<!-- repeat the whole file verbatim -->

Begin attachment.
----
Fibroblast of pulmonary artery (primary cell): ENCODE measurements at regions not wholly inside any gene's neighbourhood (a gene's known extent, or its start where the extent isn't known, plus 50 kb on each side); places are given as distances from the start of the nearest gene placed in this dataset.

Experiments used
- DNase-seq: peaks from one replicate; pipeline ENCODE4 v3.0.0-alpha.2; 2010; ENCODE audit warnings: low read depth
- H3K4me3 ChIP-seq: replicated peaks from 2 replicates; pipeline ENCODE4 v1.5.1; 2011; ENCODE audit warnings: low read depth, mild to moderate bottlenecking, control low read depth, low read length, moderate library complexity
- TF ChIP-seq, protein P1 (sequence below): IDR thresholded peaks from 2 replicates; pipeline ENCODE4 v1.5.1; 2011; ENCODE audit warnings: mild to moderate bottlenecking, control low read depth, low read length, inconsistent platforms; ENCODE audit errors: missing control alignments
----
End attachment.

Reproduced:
Fibroblast of pulmonary artery (primary cell): ENCODE measurements at regions not wholly inside any gene's neighbourhood (a gene's known extent, or its start where the extent isn't known, plus 50 kb on each side); places are given as distances from the start of the nearest gene placed in this dataset.

Experiments used
- DNase-seq: peaks from one replicate; pipeline ENCODE4 v3.0.0-alpha.2; 2010; ENCODE audit warnings: low read depth
- H3K4me3 ChIP-seq: replicated peaks from 2 replicates; pipeline ENCODE4 v1.5.1; 2011; ENCODE audit warnings: low read depth, mild to moderate bottlenecking, control low read depth, low read length, moderate library complexity
- TF ChIP-seq, protein P1 (sequence below): IDR thresholded peaks from 2 replicates; pipeline ENCODE4 v1.5.1; 2011; ENCODE audit warnings: mild to moderate bottlenecking, control low read depth, low read length, inconsistent platforms; ENCODE audit errors: missing control alignments